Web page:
Mishra apparently has great sympathy for what he calls traditional societies. Personally, I have objections. In traditional Indian society, for example, where Mishra has one foot firmly planted, it is full of misogyny and xenophobia, not least codified through religious gloves.
The author also uses very charged words when describing the world: "Our deplorable time" and "our cunning elites" can of course be adequate, but I do not have to bring it in with a teaspoon. It just seems frustrating.
The long passages about Spruce, Goethe, Voltaire, Rousseau, Bakunin, Arendt, Kirkegaard, Atatürk and many others are interesting. But one must have a certain perseverance for this expanded concept of culture, and I think the author goes too far when he has to explain today's world with frames of understanding from a completely different reality and time. Mishra also exaggerates, in my opinion, the attraction young men (and some women) have towards IS. It is, after all, a minority. He also does not seem to have anything to say about social democracy and the way many societies organize themselves, as in the Nordic countries. After all, this is very different from both the United States and the United Kingdom.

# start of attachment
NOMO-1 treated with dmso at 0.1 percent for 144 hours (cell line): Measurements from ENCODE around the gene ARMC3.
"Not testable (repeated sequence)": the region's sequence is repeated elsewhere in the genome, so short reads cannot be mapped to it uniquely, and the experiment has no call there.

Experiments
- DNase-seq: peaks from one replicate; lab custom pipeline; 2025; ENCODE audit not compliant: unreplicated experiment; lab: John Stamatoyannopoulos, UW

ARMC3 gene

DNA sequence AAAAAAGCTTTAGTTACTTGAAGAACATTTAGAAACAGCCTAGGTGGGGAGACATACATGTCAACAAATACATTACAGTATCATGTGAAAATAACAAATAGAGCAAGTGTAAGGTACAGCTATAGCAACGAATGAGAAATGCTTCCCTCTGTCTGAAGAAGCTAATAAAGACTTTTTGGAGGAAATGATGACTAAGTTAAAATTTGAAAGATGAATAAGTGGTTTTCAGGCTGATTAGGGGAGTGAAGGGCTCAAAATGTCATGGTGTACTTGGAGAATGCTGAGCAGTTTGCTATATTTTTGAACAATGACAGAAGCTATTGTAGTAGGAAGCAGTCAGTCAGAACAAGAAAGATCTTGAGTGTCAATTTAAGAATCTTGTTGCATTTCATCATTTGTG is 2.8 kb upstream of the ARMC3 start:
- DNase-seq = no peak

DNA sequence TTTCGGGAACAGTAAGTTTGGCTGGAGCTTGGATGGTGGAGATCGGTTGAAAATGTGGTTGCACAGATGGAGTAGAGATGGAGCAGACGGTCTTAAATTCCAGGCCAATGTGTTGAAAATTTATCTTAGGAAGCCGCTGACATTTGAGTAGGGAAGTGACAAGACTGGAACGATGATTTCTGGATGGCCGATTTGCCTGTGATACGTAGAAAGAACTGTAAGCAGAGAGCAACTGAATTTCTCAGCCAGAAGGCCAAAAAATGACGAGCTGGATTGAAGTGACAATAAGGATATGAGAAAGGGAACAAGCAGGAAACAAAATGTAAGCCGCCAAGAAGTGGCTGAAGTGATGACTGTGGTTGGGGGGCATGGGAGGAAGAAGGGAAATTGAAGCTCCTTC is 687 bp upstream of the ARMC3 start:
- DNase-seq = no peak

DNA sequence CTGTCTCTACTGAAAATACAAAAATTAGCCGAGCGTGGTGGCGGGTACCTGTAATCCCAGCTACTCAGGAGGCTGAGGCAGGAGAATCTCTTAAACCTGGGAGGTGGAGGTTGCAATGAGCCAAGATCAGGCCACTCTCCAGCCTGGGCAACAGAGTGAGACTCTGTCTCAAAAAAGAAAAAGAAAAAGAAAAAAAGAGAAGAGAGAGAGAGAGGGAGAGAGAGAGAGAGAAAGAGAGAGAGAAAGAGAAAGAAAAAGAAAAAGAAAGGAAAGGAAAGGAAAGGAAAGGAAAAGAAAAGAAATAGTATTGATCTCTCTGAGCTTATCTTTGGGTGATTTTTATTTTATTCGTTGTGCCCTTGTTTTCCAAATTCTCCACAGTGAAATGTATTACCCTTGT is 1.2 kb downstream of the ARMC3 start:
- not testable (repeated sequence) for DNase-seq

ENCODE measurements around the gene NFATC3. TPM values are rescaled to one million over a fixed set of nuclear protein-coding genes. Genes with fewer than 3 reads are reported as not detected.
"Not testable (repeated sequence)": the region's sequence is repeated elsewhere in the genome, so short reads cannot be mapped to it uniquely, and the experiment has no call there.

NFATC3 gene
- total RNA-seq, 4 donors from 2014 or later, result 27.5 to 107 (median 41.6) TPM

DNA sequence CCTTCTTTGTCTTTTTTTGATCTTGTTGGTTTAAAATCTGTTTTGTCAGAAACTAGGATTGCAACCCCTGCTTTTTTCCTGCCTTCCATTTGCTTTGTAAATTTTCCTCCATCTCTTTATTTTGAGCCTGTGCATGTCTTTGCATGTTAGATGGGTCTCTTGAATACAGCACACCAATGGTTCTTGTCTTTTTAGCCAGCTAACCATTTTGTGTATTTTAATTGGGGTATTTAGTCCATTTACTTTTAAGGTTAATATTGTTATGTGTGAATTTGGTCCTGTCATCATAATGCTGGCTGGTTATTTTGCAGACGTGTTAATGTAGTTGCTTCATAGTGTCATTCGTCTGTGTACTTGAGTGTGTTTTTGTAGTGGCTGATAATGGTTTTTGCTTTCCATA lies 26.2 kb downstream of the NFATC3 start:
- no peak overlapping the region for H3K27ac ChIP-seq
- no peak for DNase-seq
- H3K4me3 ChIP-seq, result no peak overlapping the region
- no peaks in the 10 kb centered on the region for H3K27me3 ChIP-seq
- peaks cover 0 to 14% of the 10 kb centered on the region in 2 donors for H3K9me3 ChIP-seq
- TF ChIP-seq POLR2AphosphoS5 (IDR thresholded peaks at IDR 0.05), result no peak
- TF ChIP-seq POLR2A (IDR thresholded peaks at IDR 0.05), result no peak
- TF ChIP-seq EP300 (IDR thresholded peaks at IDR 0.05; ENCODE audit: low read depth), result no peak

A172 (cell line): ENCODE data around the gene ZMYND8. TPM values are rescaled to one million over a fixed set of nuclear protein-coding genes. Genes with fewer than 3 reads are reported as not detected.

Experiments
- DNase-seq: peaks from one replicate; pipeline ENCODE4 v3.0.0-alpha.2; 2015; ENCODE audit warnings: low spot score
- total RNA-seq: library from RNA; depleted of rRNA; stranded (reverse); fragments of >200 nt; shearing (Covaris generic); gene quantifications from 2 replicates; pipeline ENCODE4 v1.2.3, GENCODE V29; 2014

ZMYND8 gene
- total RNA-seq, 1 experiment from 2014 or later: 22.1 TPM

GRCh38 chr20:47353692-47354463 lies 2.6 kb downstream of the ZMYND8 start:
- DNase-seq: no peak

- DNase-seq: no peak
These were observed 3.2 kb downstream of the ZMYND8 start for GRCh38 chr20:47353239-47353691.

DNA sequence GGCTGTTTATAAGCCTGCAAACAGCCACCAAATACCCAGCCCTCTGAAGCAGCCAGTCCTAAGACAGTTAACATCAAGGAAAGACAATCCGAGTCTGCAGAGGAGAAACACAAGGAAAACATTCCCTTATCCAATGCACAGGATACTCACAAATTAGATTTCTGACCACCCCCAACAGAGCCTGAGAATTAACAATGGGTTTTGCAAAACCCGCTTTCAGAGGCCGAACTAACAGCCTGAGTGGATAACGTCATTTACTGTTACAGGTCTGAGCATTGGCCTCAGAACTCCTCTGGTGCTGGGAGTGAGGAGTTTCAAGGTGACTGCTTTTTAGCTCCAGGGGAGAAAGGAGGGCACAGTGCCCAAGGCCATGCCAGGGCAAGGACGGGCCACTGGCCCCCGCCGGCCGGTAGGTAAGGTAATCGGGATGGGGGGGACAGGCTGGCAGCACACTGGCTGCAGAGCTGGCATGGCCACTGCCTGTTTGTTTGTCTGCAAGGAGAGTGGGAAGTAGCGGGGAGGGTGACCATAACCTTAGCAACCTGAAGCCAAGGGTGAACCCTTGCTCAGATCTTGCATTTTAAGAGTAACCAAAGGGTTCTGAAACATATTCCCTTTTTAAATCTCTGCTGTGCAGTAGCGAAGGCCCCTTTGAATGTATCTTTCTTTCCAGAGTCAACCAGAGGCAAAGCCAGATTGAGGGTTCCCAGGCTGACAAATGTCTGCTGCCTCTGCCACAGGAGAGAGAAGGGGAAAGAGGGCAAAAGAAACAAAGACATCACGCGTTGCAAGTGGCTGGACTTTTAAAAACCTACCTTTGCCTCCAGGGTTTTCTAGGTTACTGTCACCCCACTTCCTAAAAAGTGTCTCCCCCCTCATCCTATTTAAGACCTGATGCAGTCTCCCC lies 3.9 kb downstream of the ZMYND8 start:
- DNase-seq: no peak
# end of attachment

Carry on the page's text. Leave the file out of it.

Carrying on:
Mishra has an exciting situation analysis, but offers no solution to what we are going to do now. His daring leaps of thought are still important, for they force us to reflect. Solum Bokvennen should be praised for making the book available.
And now Mishra is coming to Oslo. He participates in the literature festival Good Night at Langkaia 12. – 14. September. It can be exciting! And it will be interesting to hear his explanations about the internet, El Paso and the tragic event in Bærum. It is crucial to try to understand why we have so many angry young men in our midst.
12.-14. September in Oslo.